I think silents created the Achilles' Heel of early talkies. A lot of the actors and actresses really didn't know how to act in the sound medium and they continued to overreact on the screen visually and underract vocally. It created many amateurish. Most of which fortunately were stuck in the secondary leads. The actors who came from the stage like Cagney, Muni, Karloff and Edward G. Robinson (aside from a little theatricality that soon vanished) adopted easily to the new medium. Robinson is distinctly modern and able in his early film roles like "Little Caesar" and "Five Star Final". Look at "Five Star Final" for the discrepancy between the two acting styles. By 1940, the silent film stars and amateurish newcomers were mostly gone. There was still some over/underacting as there is always is but the amateur hour stuff had mostly vanished.

I guess you could say the same thing about directors though as well. Many directors like Tod Browning and Chaplin were far more comfortable within the confines of the silent era even in their sound work the best moments are pantomine.

The "Cocoanuts" which I just watched last week was one of the first talkies made in 1929 the year before "All Quiet". The print is awful in parts. Marx Brothers were geniuses. I agree about the power that sound gave their act not only Harpo but also Groucho's wisecracks and Chico's accent. Even their little scam routines that they play on one another and the world at large wouldn't work as well having panels interspersed to explain their banter. In many ways, they are the ultimate sound movie comedians as their work demands to be both seen and heard.

I watched the John Boy "All Quiet" as a kid in school and it was pretty good.

Tom- I agree about the cinematography in the long drawn out boring epics but is it worth going through 4 plus hours of "Cleopatra" for a few stunning visuals (even though I supremely respect the work that went into obtaining those visuals.)

Fri Sep 23, 2005 5:17 pm

Even their little scam routines that they play on one another and the world at large wouldn't work as well having panels interspersed to explain their banter. In many ways, they are the ultimate sound movie comedians as their work demands to be both seen and heard.


You said it brother! I was watching the movie Foul Play with Chevy Chase and Goldie...very bad, but I enjoy it so much..guilty pleasure. The final stage scene reminds me so much of a A Night At the Opera Harpo run around. There is a lot of that, like the other scene where the stuff the cabin full of people. I think of the ending of Mr. Mom being the same damn gag!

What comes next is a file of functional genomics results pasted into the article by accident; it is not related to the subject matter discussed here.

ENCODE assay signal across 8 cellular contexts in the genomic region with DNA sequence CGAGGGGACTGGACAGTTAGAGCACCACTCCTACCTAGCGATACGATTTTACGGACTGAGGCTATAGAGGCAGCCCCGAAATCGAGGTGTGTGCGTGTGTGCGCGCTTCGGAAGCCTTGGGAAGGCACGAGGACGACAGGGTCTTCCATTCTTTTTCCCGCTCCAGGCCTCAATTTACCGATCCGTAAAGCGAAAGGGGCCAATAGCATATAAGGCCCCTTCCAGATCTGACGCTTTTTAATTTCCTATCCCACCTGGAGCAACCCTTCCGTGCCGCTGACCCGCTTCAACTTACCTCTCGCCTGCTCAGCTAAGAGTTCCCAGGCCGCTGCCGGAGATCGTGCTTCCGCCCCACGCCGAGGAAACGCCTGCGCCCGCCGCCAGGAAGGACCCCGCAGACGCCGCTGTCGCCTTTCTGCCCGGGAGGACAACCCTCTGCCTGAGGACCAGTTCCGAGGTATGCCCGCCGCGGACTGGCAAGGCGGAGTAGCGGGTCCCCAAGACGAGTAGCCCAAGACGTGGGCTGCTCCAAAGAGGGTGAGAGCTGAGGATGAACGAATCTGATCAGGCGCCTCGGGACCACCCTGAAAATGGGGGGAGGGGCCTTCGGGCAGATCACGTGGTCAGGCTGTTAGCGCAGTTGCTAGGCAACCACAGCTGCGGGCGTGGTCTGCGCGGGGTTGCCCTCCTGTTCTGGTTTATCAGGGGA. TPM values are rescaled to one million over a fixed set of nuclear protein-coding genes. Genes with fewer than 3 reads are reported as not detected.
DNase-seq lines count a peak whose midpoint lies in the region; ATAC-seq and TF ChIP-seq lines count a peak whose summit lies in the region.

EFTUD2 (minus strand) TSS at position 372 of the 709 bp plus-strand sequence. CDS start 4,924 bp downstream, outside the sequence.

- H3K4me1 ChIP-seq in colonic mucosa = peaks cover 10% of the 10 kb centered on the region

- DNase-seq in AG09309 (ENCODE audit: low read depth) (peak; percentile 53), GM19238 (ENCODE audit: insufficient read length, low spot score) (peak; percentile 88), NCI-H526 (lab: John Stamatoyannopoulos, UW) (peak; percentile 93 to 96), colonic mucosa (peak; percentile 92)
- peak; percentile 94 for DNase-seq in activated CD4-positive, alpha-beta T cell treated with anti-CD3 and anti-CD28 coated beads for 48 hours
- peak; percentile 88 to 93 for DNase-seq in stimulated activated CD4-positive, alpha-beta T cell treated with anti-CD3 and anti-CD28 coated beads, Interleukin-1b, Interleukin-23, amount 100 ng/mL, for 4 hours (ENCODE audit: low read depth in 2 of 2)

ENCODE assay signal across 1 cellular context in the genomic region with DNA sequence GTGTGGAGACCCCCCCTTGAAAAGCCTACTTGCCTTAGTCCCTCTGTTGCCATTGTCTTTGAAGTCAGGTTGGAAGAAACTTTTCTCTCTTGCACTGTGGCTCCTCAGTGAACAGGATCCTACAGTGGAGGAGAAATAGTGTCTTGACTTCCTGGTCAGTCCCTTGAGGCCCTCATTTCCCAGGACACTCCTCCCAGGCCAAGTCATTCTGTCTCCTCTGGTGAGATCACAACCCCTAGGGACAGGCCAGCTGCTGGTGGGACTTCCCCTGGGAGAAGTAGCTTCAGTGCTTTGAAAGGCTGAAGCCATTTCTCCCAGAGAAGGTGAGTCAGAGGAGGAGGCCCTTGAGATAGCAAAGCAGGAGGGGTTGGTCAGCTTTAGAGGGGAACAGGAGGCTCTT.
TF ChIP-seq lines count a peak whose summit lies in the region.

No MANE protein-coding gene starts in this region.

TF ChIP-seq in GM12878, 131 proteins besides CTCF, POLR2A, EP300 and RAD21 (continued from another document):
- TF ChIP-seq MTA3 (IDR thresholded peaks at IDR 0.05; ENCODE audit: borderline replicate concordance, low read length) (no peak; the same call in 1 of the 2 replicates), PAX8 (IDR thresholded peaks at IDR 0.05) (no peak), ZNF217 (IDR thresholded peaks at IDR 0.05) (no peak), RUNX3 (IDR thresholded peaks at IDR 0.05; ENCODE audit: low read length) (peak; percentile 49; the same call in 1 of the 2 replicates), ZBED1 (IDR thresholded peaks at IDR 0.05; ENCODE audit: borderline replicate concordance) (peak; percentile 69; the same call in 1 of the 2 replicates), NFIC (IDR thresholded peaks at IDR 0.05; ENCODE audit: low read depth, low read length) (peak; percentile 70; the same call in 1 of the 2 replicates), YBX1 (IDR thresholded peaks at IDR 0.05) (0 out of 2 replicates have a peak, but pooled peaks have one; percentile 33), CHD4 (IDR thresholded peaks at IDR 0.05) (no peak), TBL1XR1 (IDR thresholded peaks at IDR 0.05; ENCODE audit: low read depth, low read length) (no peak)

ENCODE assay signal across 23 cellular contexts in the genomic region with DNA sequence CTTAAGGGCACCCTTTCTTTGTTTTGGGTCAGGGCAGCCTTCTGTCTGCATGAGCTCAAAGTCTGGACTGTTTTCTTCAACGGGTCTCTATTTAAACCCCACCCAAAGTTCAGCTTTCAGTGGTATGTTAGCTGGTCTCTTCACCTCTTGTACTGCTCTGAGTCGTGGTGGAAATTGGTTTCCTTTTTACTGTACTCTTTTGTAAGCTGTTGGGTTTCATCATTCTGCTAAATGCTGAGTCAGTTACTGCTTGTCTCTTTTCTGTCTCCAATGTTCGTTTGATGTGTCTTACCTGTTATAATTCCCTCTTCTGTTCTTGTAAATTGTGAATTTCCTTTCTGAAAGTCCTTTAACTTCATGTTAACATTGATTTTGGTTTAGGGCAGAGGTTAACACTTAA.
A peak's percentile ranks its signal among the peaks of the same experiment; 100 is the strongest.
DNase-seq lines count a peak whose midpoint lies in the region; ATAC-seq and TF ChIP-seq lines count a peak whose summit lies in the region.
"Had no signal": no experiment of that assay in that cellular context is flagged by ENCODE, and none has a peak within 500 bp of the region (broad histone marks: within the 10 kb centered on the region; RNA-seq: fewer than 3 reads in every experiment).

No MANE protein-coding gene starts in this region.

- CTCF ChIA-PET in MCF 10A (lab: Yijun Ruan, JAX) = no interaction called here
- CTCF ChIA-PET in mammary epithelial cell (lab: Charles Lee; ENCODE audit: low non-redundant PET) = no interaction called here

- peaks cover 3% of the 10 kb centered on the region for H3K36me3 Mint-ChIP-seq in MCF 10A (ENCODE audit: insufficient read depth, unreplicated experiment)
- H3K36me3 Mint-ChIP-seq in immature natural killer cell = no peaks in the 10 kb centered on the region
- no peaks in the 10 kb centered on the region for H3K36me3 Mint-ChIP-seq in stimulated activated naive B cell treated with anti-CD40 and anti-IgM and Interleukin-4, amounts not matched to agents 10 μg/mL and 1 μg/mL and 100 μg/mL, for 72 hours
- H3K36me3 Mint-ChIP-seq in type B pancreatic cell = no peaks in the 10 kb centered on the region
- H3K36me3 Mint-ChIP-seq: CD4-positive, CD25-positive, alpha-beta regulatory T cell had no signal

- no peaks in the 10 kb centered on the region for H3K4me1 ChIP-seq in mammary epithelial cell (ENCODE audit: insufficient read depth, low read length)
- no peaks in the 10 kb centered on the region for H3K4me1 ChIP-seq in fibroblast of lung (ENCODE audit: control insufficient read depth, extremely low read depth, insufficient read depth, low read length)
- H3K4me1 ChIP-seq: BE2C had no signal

Not only do I think of Penn and Teller when it comes to Harpo..but think how Angus Young acts in AC/DC. The facial expression..the "crazy" guy.

Groucho=Bugs Bunny and so many other hundreds that came after him. Most commedians today are trying some aspect of his style.

For Chico...take a look at Pacino in Scarface. The likeness is uncanny. The walk..the talk..the style. I could go on and on. Like most greats, the more you see them, the more you realize how truly innovative they were.

Even the music is very reminiscent. I think of Lydia The Tattood Lady in At the Circus and then take a look at the style used for Lucy In the Sky with Diamonds. The tone that Groucho sings is very similar. Especially the "you can leeaaarrrnnn alot from Lydia" as opposed to John singin "kalleeeeiiidiscope eyes". I remember reading somewhere that The Beatles were Marx Brother's fans and their style in A Hard Days Night reflects that. There was another specific song "Alone" in A Night at The Opera which was also Beatle Like. It was pissing me off cause I couldn't remember the Paul McCartney/Beatle tune. Something like Paul singing "with you....my love". Oh well, it is obvious, but I just can't place the damn song title!

Harpo plays a little of "Alone" mixed in this clip..but the part where he whistles is the part that maybe someone could discern.

http://home.comcast.net/~cathycva/ANigh ... ra1935.wmv